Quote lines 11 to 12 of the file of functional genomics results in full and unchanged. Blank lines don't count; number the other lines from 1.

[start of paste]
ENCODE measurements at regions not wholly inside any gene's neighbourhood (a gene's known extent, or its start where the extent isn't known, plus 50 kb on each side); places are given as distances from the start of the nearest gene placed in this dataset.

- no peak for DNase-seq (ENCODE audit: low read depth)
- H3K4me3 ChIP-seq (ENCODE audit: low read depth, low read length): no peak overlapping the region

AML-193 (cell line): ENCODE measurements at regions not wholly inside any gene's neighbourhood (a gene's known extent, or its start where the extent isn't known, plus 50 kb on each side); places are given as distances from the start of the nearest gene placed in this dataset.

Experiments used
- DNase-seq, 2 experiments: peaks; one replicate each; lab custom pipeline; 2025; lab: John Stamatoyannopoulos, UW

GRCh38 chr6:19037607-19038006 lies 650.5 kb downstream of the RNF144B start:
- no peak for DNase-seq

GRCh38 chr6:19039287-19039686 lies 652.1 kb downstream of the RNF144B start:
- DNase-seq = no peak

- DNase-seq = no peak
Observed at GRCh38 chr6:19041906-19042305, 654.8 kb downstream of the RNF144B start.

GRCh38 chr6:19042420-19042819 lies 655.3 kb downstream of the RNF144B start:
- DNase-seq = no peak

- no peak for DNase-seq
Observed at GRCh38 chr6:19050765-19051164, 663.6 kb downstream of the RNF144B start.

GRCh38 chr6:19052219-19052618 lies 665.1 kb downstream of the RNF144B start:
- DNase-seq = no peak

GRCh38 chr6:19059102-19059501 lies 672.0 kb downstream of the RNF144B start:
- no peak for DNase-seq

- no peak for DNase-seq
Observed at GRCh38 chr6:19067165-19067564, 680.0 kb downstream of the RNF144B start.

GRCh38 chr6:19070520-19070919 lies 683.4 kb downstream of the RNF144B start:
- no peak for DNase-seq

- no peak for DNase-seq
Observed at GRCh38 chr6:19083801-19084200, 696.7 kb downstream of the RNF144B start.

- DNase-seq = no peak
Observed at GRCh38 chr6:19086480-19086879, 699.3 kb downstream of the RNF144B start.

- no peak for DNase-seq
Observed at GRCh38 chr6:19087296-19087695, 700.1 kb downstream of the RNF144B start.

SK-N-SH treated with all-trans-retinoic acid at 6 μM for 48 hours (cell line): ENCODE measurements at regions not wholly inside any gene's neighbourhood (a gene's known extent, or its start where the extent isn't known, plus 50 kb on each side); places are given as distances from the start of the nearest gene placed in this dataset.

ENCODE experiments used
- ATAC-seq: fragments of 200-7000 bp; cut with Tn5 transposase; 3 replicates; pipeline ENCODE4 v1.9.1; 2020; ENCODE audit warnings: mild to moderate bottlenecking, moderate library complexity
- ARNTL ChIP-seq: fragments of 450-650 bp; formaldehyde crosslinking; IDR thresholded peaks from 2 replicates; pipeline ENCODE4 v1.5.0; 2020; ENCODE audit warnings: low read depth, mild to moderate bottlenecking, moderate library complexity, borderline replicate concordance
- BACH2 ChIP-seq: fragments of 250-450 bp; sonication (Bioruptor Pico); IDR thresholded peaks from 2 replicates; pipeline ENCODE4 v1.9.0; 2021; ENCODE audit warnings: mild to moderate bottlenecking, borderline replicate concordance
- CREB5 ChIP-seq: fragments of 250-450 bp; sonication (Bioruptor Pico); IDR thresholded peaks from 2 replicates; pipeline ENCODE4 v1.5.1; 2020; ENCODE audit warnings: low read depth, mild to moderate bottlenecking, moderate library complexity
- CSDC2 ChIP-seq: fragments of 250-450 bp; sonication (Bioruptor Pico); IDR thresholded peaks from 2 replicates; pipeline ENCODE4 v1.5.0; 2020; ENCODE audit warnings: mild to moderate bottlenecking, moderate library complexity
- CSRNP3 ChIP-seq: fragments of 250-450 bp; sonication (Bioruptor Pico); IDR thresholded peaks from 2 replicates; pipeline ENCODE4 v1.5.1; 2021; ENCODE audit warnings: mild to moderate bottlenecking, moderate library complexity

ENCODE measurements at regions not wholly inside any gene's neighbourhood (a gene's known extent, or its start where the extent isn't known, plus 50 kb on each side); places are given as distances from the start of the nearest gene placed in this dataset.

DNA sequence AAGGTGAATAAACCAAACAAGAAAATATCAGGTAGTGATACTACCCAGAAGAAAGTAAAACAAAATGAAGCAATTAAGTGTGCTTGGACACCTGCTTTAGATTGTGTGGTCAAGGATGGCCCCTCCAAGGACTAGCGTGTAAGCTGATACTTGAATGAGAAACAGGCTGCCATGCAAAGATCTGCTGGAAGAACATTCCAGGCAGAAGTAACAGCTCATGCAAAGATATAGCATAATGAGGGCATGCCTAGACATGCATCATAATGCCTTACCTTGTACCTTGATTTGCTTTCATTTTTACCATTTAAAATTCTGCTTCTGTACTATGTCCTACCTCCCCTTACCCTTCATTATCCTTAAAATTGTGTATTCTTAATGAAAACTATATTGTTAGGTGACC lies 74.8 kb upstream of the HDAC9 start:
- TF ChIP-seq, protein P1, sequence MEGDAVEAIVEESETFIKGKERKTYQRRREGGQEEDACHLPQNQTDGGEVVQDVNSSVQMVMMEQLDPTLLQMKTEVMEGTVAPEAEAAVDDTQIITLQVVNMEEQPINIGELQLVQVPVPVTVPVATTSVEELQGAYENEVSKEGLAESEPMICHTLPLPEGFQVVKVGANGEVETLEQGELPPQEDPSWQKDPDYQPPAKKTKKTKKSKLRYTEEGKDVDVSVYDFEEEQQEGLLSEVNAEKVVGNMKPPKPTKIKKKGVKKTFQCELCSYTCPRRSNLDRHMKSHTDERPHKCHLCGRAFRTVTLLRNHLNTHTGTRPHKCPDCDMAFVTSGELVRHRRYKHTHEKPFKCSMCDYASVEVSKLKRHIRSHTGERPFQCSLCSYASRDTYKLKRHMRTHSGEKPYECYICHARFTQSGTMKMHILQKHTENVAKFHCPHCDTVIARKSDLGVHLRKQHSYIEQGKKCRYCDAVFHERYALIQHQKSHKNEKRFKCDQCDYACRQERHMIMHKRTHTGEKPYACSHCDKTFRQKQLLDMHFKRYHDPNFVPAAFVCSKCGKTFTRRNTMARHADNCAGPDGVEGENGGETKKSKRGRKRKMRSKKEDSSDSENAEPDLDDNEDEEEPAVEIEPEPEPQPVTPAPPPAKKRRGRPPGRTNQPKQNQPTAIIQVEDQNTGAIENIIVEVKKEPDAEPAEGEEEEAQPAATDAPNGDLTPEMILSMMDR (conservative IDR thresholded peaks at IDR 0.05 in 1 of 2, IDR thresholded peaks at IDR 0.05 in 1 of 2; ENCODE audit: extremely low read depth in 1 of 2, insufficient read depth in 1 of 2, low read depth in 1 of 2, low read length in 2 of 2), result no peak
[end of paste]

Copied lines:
- DNase-seq = no peak
Observed at GRCh38 chr6:19041906-19042305, 654.8 kb downstream of the RNF144B start.